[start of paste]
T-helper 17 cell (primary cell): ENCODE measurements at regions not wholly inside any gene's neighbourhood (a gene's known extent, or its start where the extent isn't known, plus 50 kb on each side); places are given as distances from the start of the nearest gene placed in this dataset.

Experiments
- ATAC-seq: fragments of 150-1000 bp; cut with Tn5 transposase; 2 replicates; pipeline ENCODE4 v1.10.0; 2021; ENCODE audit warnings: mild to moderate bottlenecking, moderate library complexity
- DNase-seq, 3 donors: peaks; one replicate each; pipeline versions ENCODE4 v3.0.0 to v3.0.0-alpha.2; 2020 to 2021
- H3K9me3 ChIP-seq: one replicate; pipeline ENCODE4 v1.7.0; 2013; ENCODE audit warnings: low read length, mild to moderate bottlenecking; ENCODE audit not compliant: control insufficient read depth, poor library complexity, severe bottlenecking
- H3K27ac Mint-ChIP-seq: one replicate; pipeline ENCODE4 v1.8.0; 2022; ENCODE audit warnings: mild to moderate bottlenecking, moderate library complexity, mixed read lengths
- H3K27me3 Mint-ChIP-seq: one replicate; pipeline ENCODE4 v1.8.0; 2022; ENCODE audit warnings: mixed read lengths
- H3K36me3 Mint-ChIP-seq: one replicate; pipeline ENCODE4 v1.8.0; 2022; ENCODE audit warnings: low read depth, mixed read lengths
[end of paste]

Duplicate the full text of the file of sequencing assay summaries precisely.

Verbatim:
T-helper 17 cell (primary cell): ENCODE measurements at regions not wholly inside any gene's neighbourhood (a gene's known extent, or its start where the extent isn't known, plus 50 kb on each side); places are given as distances from the start of the nearest gene placed in this dataset.

Experiments
- ATAC-seq: fragments of 150-1000 bp; cut with Tn5 transposase; 2 replicates; pipeline ENCODE4 v1.10.0; 2021; ENCODE audit warnings: mild to moderate bottlenecking, moderate library complexity
- DNase-seq, 3 donors: peaks; one replicate each; pipeline versions ENCODE4 v3.0.0 to v3.0.0-alpha.2; 2020 to 2021
- H3K9me3 ChIP-seq: one replicate; pipeline ENCODE4 v1.7.0; 2013; ENCODE audit warnings: low read length, mild to moderate bottlenecking; ENCODE audit not compliant: control insufficient read depth, poor library complexity, severe bottlenecking
- H3K27ac Mint-ChIP-seq: one replicate; pipeline ENCODE4 v1.8.0; 2022; ENCODE audit warnings: mild to moderate bottlenecking, moderate library complexity, mixed read lengths
- H3K27me3 Mint-ChIP-seq: one replicate; pipeline ENCODE4 v1.8.0; 2022; ENCODE audit warnings: mixed read lengths
- H3K36me3 Mint-ChIP-seq: one replicate; pipeline ENCODE4 v1.8.0; 2022; ENCODE audit warnings: low read depth, mixed read lengths